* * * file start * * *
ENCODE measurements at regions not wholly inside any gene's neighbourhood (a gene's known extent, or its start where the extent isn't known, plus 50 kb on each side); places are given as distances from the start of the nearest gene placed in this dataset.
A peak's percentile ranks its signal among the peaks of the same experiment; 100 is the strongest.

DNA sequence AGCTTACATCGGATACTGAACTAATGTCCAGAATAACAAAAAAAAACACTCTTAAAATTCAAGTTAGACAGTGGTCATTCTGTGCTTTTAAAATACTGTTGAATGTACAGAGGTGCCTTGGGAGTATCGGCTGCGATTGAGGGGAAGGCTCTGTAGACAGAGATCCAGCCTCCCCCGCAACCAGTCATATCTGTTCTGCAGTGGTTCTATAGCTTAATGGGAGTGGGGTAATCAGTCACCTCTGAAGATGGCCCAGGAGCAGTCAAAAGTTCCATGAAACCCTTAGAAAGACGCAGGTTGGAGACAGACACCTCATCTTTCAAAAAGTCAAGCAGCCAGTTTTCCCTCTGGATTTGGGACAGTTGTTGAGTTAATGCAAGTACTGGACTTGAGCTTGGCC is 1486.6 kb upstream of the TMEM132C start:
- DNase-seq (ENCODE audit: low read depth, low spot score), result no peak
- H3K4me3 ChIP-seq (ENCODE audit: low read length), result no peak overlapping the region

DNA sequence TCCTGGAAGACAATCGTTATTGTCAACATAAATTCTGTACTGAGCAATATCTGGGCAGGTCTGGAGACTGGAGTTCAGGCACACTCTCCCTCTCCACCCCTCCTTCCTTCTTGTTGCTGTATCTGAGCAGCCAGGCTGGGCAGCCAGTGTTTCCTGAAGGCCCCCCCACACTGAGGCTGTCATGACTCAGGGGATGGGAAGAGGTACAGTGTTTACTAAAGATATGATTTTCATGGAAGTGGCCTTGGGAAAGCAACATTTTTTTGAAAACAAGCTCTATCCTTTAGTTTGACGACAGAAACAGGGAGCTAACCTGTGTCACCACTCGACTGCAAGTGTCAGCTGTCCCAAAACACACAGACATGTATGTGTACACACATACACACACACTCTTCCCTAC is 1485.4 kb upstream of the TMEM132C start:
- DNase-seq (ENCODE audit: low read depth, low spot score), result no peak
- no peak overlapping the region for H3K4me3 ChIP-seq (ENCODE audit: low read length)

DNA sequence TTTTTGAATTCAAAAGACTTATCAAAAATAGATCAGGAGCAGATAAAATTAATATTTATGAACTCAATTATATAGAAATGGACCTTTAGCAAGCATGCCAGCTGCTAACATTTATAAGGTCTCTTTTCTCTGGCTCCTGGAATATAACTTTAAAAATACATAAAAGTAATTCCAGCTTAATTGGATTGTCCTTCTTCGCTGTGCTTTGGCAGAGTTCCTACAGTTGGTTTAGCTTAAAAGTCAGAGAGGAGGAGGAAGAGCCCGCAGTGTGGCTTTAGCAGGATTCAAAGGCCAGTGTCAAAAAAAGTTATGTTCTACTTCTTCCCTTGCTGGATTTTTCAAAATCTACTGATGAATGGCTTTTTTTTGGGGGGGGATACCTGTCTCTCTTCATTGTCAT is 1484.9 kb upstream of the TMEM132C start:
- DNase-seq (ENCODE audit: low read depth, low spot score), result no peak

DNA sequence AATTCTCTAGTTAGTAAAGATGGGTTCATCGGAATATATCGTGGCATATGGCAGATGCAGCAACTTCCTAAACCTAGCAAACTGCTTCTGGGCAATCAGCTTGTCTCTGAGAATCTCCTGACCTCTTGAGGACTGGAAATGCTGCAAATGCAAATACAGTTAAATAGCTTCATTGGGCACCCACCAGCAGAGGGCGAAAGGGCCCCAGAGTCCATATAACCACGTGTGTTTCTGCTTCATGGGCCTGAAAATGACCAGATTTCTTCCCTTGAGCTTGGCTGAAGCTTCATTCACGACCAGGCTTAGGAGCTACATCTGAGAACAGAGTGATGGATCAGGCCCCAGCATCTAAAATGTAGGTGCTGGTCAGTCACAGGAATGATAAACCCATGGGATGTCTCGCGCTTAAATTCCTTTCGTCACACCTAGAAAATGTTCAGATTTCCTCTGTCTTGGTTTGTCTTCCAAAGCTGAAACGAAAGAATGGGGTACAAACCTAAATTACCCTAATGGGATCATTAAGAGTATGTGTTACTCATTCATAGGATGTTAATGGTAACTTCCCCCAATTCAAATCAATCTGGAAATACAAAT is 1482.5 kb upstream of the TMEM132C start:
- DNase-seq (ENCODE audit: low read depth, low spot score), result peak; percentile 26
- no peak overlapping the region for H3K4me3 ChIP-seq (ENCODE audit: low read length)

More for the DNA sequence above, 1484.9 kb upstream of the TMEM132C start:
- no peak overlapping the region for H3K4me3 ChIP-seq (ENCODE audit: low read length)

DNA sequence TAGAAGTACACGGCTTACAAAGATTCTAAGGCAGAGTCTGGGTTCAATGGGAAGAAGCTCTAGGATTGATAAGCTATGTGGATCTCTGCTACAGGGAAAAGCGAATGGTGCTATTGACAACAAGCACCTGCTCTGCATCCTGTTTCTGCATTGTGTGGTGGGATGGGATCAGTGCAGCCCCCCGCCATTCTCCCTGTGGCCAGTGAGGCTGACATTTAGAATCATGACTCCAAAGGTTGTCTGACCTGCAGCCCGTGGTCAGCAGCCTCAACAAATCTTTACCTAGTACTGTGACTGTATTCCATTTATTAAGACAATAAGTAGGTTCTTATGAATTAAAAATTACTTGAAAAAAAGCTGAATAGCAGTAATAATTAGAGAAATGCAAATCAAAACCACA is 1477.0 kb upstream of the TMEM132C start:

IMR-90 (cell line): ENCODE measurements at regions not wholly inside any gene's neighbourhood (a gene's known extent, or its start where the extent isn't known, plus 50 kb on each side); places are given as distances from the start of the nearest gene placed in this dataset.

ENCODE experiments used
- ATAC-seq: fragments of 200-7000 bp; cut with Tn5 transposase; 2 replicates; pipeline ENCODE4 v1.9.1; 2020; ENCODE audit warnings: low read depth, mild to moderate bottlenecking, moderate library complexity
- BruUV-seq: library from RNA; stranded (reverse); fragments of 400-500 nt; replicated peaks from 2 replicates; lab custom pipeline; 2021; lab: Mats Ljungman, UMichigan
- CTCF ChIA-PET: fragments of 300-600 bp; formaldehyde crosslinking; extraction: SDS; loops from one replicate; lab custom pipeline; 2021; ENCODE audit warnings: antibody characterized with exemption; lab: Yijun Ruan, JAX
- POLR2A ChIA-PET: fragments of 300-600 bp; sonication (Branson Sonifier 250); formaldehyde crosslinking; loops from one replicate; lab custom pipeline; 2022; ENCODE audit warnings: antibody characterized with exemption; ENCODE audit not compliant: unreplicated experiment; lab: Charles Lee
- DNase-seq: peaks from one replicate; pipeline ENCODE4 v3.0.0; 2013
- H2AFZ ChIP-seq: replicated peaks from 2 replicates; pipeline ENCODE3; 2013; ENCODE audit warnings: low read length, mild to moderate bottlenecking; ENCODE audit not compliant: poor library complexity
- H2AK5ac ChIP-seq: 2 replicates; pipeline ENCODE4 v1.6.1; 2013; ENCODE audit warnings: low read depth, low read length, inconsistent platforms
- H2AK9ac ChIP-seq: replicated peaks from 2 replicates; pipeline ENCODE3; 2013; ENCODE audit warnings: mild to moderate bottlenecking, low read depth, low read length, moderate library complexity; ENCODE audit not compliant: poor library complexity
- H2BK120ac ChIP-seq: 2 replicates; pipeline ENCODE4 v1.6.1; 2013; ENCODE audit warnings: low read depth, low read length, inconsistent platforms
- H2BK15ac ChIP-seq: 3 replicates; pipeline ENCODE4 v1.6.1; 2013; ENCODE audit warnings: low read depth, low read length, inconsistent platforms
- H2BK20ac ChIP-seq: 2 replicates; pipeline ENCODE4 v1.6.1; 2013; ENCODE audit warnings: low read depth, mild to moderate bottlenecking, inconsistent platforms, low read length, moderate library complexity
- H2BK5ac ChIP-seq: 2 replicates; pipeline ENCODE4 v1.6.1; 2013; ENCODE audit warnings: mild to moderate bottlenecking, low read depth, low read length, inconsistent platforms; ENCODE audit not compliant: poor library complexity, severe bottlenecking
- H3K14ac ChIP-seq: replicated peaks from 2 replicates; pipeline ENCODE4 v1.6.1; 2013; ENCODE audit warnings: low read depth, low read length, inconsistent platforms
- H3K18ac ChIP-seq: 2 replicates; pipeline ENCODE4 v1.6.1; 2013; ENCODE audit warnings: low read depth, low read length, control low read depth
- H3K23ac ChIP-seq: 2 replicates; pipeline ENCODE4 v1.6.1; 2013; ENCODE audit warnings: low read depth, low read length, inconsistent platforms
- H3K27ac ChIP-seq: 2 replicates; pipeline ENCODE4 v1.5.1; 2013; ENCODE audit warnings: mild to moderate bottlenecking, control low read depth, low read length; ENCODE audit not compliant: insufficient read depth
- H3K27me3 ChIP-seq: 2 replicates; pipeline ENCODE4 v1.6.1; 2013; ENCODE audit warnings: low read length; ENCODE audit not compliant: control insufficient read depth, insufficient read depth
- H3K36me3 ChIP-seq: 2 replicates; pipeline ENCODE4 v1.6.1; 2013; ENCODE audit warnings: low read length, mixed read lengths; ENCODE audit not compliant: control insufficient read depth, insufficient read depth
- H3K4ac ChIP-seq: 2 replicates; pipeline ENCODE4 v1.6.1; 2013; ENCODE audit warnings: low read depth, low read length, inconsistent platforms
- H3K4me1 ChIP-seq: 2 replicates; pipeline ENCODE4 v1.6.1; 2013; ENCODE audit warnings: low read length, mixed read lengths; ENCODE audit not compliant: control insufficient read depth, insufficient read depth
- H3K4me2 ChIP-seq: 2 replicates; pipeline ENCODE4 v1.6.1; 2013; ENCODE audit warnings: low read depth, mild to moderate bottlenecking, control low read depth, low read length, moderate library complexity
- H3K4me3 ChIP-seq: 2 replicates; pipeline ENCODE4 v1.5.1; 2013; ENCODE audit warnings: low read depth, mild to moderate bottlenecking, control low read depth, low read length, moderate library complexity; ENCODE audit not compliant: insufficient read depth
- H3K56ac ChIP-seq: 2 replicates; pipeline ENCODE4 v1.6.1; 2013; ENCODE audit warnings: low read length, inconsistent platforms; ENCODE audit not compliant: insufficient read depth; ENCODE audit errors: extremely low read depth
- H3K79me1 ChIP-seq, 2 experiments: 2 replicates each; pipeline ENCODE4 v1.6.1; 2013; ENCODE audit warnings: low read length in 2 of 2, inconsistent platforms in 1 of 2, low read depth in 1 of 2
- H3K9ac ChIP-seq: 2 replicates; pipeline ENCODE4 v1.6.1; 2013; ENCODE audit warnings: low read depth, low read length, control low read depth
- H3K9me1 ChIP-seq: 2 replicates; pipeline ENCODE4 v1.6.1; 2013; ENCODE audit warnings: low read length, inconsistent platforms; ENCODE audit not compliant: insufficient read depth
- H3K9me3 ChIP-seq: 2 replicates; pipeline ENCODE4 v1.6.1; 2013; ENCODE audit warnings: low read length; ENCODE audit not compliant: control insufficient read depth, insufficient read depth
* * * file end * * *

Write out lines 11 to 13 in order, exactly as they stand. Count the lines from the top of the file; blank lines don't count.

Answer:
DNA sequence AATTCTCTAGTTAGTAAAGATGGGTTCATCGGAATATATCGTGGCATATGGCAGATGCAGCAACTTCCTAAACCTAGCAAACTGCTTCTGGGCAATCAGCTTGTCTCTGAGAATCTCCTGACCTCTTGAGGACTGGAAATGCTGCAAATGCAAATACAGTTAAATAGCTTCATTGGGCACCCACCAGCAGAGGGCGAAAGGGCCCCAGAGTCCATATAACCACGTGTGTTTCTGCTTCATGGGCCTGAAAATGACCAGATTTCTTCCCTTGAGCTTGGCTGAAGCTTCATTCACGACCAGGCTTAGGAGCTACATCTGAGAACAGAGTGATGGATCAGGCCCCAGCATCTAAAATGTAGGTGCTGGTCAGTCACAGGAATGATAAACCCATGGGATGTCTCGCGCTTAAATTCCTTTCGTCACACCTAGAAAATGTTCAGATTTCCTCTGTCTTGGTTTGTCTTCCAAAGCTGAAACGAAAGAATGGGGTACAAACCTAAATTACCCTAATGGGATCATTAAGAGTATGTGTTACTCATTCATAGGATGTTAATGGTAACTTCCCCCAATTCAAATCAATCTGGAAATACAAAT is 1482.5 kb upstream of the TMEM132C start:
- DNase-seq (ENCODE audit: low read depth, low spot score), result peak; percentile 26
- no peak overlapping the region for H3K4me3 ChIP-seq (ENCODE audit: low read length)